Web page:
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. . . . . . The Ballintotis Community Centre has now been built adjacent to the local Church. Well done to everyone involved and those who contributed in any way. Fundraising events supporting the centre's build and upkeep will continue through 2013 . . . . . . . . . .
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Ballintotis or Ballintotas?

 

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Many people are puzzled by the different spellings of the place-name. The sign-post on the road between Midleton and Castlemartyr clearly reads Ballintotis, but the history of the district which was published in 1992 spells the name Ballintotas. Which is the correct spelling? A further and more difficult question is what does it mean? Or you might ask about the derivation of the word. Is it Irish, English or French? Place-names change with time and it is not always easy to find what is the oldest version of the place-name.

In 1894 Canon Hutch P.P. Midleton got a set of special station books printed and printed prominently in the one for the district is Ballintwolas. At first one might think this was a mistake. But somebody going to a printer to get a book printed would surely ensure to have the title correct. Canon Hutch was a Doctor of Divinity and a learned man. It is the name of a town-land in what was Ballyoughtera Civil Parish, a townland with a Castle on it for many centuries, and after the Penal Laws it also had a Church and a school. In 1839 when the present Church was built, in the town-land of Farrantrenchard, it still retained the name of Ballintotas Church. The new school built in 1898 is rightly called Ballintotas School because it is situated in the town-land of Ballintotas and has a nameplate over the main door with the spelling Ballintotas.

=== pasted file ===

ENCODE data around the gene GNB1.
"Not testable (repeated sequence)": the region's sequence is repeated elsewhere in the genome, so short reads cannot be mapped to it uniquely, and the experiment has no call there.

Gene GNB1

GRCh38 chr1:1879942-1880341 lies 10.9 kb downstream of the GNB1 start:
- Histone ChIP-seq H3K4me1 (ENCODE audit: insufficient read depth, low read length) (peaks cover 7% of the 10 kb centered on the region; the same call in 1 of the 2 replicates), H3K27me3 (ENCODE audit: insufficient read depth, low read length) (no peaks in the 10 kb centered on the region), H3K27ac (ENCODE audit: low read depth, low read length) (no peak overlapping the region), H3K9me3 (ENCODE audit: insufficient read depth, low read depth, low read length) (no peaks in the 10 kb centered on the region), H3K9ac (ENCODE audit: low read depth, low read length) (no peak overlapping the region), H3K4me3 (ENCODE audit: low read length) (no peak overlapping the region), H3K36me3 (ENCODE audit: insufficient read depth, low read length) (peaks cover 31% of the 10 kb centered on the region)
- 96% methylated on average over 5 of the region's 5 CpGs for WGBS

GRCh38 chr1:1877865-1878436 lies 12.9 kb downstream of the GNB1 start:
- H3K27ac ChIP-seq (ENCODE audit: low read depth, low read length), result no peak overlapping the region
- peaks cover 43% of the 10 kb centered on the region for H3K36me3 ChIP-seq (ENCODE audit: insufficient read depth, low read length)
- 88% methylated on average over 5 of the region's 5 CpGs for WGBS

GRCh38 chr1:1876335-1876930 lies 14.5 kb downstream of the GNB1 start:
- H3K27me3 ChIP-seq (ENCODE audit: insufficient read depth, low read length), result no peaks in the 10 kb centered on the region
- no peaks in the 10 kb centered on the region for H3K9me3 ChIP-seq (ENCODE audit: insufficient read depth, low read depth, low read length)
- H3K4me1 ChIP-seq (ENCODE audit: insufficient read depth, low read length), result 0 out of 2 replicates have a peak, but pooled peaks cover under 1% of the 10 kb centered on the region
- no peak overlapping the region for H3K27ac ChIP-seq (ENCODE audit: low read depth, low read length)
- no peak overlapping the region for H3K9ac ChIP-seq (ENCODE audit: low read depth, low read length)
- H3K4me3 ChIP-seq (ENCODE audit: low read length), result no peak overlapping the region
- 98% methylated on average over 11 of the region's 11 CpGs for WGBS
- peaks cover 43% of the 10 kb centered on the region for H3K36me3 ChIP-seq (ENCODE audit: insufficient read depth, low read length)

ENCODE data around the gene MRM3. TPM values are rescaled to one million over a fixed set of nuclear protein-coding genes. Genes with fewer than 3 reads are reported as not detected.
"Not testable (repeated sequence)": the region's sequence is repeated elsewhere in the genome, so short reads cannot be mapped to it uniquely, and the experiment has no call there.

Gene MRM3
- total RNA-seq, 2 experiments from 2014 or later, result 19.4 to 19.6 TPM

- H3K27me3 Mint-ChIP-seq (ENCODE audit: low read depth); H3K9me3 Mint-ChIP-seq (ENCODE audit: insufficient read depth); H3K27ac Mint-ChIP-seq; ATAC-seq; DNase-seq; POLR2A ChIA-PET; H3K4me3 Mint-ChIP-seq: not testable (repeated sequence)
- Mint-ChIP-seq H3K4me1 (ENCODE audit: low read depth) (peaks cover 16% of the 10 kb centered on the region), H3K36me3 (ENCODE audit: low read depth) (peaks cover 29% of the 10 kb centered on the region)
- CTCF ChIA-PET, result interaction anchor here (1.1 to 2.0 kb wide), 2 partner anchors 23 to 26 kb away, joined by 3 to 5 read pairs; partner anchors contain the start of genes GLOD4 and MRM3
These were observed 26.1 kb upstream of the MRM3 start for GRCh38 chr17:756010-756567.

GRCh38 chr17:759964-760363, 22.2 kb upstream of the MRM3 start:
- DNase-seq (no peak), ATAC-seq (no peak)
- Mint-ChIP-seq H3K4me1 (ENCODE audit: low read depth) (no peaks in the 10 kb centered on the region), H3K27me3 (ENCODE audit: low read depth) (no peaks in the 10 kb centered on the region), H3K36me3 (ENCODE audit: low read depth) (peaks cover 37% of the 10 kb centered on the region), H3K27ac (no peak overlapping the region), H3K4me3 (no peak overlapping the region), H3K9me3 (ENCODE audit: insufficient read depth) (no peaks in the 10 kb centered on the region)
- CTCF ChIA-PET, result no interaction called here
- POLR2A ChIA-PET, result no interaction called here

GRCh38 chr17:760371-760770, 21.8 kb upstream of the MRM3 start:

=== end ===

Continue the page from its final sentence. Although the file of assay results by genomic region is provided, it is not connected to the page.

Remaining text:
The castle is marked on the first Ordnance Survey Map which was printed in 1841 and is named Ballintotis Castle. Griffith's valuation based on that ordnance survey uses the spelling "Ballintotis" invariably.

In 1837 Samuel Lewis in his Topographical Dictionary of Ireland and in which he describes every Civil Parish in Ireland, stated that the "ruined castle of Ballintowlas" stood in the Civil Parish of Ballyoughtera. This is an indication that Canon Hutch had grounds for what he got printed in 1894.

Among Lord Midleton's Papers is an old Rent Roll of Midleton Estate which has survived from 1747. It is entitled "A Rent roll of Glashy and Ballintotas".

In the National Library in Dubllin is a box of manuscripts given in by Mrs. Bell of Fota and it has an interesting post-marriage settlement dated 1678 and it refers to the property of Walters or Waters and it enumerates in that property the plow lands of Ballytawles alias Ballytawlesig, with Ballyedikin, Gourtenina and Attinoge. The Norman-French family, des Autres, (later Waters of Walters) inherited that part of Imokilly from Robert Fitzstephen which included Ballyogy i.e. Ballintotas.

When the good land was being "planted" after Cromwell's invasion it was surveyed in the Down Survey in 1656 and two town-lands in particular were easily identified. They were Killurgane (Killorga) and Ballytotas.

An Inquisition was held in April 1639 to find out the extent of the property of John FitzEdmond Fitzgerald of Ballymartyr (Castlemartyr) and his property included Caherultan an Ballintaltas or Saltstown.

An early Map of Imokilly, that of John Speed dated 1590, gave the name of the Castle as B.totas.

Finally, Paul McCotter and Kenneth Nicholls in a note in their edition of The Pipe Roll of Cloyne, stated that in the early 17th century the place-name appeared in the forms of Ballintawltes, Ballintantesy, Saltstown, and Sauteston. "The 14th century possession of Ballyogy by the desAutres family suggests a derivation of Baile an tAiteirs for Ballintotis". The oldest people living in area, who went to school in the area spell it Ballintotas so for at least ninety years local people have been spelling it Ballintotas. ( from the Parish Bulletin 2001 by Canon Berti Troy )

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